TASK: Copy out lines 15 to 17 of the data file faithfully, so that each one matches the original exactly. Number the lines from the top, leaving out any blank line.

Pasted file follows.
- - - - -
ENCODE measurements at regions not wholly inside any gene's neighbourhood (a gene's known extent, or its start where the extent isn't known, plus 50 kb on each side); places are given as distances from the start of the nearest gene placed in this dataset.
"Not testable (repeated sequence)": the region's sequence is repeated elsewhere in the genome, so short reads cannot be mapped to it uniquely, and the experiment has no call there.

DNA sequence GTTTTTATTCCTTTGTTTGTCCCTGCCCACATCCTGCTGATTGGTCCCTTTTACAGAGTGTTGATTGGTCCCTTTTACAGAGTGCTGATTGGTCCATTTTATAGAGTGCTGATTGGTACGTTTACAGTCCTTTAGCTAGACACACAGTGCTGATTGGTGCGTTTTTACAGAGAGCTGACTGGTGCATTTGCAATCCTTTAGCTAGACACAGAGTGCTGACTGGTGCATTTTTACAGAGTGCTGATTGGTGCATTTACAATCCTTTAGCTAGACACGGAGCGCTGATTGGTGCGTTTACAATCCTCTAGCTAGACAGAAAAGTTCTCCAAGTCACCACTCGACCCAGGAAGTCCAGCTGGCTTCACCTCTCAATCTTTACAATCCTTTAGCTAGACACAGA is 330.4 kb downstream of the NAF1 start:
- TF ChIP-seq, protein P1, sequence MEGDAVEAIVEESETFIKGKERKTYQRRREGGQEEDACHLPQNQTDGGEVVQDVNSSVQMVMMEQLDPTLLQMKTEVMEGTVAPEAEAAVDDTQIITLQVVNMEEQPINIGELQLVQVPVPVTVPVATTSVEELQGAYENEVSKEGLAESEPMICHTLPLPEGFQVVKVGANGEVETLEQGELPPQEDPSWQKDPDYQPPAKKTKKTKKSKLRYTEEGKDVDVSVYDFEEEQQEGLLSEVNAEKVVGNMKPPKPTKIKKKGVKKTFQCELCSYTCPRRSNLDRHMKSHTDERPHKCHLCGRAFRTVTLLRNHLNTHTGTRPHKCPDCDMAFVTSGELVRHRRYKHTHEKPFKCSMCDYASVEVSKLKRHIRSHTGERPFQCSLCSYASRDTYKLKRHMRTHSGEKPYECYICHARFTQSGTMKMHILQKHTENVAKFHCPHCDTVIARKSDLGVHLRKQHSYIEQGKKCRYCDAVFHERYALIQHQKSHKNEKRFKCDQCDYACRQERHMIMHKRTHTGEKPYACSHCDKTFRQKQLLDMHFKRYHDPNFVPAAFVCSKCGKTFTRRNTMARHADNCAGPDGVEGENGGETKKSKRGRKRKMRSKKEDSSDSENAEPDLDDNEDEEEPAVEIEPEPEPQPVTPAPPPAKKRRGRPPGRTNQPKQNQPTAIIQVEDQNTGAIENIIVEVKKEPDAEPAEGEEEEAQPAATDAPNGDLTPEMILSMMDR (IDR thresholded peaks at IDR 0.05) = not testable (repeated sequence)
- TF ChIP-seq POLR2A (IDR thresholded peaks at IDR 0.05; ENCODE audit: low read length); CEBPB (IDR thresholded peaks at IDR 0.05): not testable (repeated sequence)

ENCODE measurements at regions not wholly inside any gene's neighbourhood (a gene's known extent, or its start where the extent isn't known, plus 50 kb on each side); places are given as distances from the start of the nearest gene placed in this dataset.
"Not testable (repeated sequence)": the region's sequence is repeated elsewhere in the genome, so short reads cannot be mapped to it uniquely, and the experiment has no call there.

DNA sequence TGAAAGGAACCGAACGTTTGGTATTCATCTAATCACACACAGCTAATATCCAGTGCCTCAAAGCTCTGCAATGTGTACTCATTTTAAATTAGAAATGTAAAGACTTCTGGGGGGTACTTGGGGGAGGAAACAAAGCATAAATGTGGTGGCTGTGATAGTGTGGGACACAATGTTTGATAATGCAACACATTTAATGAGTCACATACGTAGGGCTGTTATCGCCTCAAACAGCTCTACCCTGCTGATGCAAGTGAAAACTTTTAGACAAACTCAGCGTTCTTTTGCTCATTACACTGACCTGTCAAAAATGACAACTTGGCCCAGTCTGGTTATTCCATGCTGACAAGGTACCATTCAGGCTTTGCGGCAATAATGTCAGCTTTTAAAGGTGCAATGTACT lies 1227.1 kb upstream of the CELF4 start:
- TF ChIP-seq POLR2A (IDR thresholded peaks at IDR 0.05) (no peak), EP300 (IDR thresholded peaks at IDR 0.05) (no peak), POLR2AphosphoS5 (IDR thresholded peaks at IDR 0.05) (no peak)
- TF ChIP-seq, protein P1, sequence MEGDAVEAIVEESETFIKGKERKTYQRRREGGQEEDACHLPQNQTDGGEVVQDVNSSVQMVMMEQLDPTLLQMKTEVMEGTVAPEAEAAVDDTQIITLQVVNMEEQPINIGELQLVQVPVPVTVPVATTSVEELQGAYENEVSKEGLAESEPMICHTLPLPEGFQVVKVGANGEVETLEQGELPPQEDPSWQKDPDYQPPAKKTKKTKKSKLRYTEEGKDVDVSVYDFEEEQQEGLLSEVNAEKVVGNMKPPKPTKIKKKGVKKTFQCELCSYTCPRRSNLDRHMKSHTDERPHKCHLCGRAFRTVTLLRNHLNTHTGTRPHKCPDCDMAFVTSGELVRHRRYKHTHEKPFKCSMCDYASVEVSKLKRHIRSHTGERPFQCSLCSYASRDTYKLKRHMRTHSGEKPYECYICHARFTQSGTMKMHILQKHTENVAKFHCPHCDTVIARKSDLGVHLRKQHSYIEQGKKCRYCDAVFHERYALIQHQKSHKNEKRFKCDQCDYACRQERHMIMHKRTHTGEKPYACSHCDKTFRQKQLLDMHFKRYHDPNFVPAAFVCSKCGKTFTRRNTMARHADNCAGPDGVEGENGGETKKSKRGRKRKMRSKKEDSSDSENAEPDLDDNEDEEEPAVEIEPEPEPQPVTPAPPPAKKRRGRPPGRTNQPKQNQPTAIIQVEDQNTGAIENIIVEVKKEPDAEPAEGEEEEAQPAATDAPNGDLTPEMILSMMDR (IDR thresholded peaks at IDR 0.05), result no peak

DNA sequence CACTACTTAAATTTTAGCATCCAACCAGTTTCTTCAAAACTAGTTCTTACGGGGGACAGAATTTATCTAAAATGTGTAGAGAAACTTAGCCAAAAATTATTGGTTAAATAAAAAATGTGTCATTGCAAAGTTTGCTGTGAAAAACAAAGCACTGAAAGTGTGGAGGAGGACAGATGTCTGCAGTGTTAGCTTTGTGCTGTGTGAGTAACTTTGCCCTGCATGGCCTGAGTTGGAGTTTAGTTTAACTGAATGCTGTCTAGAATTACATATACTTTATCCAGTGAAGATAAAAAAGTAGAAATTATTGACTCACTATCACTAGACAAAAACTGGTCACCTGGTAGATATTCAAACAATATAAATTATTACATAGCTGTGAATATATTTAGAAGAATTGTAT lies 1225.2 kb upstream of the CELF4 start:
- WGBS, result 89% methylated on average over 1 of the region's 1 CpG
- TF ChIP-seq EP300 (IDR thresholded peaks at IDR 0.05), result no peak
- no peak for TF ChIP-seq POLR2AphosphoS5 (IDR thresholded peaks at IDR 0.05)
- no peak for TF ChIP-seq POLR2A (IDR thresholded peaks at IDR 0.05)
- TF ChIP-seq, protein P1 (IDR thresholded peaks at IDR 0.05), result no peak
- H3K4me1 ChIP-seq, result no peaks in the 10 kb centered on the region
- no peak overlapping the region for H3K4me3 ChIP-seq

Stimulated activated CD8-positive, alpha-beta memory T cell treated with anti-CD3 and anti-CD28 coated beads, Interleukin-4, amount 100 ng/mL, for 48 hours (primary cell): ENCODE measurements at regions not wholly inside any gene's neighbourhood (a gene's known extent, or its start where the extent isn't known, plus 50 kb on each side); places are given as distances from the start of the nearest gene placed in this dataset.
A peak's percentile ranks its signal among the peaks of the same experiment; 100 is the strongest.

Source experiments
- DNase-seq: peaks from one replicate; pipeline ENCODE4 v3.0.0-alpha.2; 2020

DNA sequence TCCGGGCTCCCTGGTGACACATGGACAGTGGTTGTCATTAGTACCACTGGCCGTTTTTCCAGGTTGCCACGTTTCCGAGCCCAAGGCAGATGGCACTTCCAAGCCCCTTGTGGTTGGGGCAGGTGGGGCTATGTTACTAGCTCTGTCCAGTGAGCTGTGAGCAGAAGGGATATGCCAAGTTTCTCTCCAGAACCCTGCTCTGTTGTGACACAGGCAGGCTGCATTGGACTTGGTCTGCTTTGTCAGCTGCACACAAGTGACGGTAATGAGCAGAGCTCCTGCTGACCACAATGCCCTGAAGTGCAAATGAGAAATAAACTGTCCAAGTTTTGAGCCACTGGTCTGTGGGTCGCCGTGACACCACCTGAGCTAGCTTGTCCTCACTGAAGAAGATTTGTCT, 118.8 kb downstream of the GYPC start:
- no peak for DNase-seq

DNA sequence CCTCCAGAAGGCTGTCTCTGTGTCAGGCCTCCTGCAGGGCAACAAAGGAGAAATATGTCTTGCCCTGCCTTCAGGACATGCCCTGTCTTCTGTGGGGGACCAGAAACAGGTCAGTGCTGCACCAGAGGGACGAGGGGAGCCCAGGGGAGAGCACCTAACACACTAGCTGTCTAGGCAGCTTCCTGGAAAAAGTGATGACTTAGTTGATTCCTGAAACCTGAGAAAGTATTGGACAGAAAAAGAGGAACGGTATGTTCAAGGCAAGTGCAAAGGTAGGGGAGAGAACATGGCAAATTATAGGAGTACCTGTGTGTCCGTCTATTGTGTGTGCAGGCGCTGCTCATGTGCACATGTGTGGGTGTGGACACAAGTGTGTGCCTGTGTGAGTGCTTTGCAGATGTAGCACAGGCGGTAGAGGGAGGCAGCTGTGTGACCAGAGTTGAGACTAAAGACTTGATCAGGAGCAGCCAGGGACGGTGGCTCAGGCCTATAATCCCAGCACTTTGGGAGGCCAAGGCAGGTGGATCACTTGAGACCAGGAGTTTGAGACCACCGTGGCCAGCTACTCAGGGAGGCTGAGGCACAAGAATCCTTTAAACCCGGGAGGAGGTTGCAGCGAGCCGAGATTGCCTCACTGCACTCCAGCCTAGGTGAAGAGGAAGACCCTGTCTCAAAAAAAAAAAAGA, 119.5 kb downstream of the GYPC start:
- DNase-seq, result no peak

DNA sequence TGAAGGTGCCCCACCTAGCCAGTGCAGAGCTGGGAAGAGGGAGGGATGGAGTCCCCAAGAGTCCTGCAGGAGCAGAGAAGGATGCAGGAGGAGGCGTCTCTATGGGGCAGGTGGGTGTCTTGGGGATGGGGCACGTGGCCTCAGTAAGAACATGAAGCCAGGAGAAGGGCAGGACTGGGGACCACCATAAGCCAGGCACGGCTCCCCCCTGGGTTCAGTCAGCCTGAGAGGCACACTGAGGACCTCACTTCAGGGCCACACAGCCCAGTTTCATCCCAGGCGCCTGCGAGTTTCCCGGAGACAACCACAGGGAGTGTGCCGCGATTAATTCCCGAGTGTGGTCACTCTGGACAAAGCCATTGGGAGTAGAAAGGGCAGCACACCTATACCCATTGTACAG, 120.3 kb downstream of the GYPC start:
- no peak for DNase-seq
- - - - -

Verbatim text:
- no peak for TF ChIP-seq POLR2A (IDR thresholded peaks at IDR 0.05)
- TF ChIP-seq, protein P1 (IDR thresholded peaks at IDR 0.05), result no peak
- H3K4me1 ChIP-seq, result no peaks in the 10 kb centered on the region